News and information on safety procedures and concerns.
Details of an FAA investigation released last week uncovered enough evidence to conclude that the competency of any airmen examined by designated pilot examiner (DPE) Bruce Kalashian in the agency’s Fresno, Calif., flight standards district office (FSDO) between January 2012 and January 2014 should be considered in doubt. “As a result of the evidence obtained during the investigation, the FAA has determined that these airmen will require reexamination of their competency pursuant with 49 U.S.C.
The Aireon Aircraft Locating and Emergency Response Tracking (Aireon Alert) network, a free service expected to be rolled out in 2017, will allow rescue agencies to request the location and last flight track of any 1090 MHz ADS-B-equipped aircraft anywhere in the world, including remote or oceanic regions not covered by ATC surveillance.
The International Helicopter Safety Team (IHST) recently reorganized a number of resource documents to help helicopter pilots maintain currency. One guide, which is focused on autorotations, evolved after the FAA discovered a need to raise awareness of the risks inherent in conducting these maneuvers in the training environment, particularly the 180-degree autorotation. The guide was also designed to recommend procedures to help reduce those risks.
The U.S. Department of Interior announced via the Federal Register on September 23 that it is considering new rules to reduce the risk of injury or property damage at offshore oil-platform helidecks. The rules, which will be issued by the Bureau of Safety and Environment Enforcement, focus on new safety standards for the design, construction and maintenance of helidecks, as well as the storage and handling of aviation fuel. The public can comment until November 24.
NASA’s October 1 crash test of a former-U.S. Marine helicopter at the Langley Research Center’s Landing and Impact Facility was designed to test three energy-absorbing composite subfloor concepts. The tests are designed to improve protection for occupants from injuries sustained during a real accident. Forty cameras installed in the cabin recorded how 13 crash dummies reacted to the accident.
Hal Tom, Jr. was indicted on September 23 by the U.S. District Court in Oxford, Miss., for knowingly and willfully operating a Cessna 182 on a flight from Texas to New Jersey without a valid airman’s certificate. During the flight, Tom ran the aircraft out of fuel and crashed near Clarksdale, Miss., damaging the aircraft’s right wing. After improperly refueling the aircraft, Tom continued the flight to New Jersey despite the damage to the aircraft’s right wing.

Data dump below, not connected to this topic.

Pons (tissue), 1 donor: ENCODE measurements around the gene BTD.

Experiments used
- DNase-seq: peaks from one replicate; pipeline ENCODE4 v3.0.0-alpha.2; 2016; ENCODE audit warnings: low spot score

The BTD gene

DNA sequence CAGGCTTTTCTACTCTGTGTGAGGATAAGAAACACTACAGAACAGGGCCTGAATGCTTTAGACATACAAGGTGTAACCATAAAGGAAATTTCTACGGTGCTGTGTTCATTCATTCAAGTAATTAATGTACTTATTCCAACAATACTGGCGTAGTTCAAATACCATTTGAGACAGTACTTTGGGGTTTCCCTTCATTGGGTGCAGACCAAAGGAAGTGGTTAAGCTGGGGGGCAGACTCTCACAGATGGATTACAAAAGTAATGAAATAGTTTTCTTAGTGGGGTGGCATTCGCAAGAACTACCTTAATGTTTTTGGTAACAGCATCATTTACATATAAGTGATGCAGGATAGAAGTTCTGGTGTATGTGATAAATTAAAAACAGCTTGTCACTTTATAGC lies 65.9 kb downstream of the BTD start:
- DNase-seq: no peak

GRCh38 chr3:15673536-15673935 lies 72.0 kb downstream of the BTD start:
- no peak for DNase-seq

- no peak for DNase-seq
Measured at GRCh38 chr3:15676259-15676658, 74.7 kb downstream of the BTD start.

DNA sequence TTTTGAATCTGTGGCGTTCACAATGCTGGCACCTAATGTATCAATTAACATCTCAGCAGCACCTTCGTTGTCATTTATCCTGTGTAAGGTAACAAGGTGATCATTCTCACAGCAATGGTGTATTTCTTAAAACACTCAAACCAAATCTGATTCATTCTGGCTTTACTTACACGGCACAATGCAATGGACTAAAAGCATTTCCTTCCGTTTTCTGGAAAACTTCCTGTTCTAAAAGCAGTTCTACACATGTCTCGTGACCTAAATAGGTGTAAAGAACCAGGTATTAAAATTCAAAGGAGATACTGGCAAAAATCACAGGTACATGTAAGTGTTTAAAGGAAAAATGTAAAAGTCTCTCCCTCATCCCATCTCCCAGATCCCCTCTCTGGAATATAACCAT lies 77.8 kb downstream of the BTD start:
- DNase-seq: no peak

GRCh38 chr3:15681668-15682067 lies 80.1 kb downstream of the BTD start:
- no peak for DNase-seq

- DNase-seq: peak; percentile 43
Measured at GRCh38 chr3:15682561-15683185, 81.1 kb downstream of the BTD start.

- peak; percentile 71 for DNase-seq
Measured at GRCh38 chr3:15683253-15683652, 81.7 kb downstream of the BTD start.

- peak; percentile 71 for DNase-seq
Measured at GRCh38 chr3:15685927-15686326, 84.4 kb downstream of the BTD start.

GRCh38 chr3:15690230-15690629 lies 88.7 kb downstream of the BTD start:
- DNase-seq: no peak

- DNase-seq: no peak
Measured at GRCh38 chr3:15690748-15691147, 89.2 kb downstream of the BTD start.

An Airbus Helicopters EC130 crashed on October 2 just after transmitting a mayday at about 9:30 a.m. local time near Bart in eastern France. Seven people were on board the light single, registered in Switzerland and owned by Heli-Lausanne. Five died and the other two were severely injured. The EC130 had taken off from Lausanne and crashed in a back yard, close to Montbéliard Airport. French accident investigators are in charge of the probe.
Thomas Haderli, a Swiss pilot, is writing a thesis on crew resource management, which includes an anonymous survey, for the University of Applied Sciences in Zurich. Haderli encourages any pilot to take the survey, which he says will take just 10 minutes to complete.
The Step Change in Safety organization, which represents a number of players in the North Sea oil-and-gas industry, is reporting progress in the implementation of the safety improvement measures required by the UK CAA in its CAP 1145 review. To improve survivability in the event of a ditching, helicopters are being equipped with a better emergency breathing system (EBS) and more attention is being focused on the shape and size of passengers in relation to the size of emergency escape windows.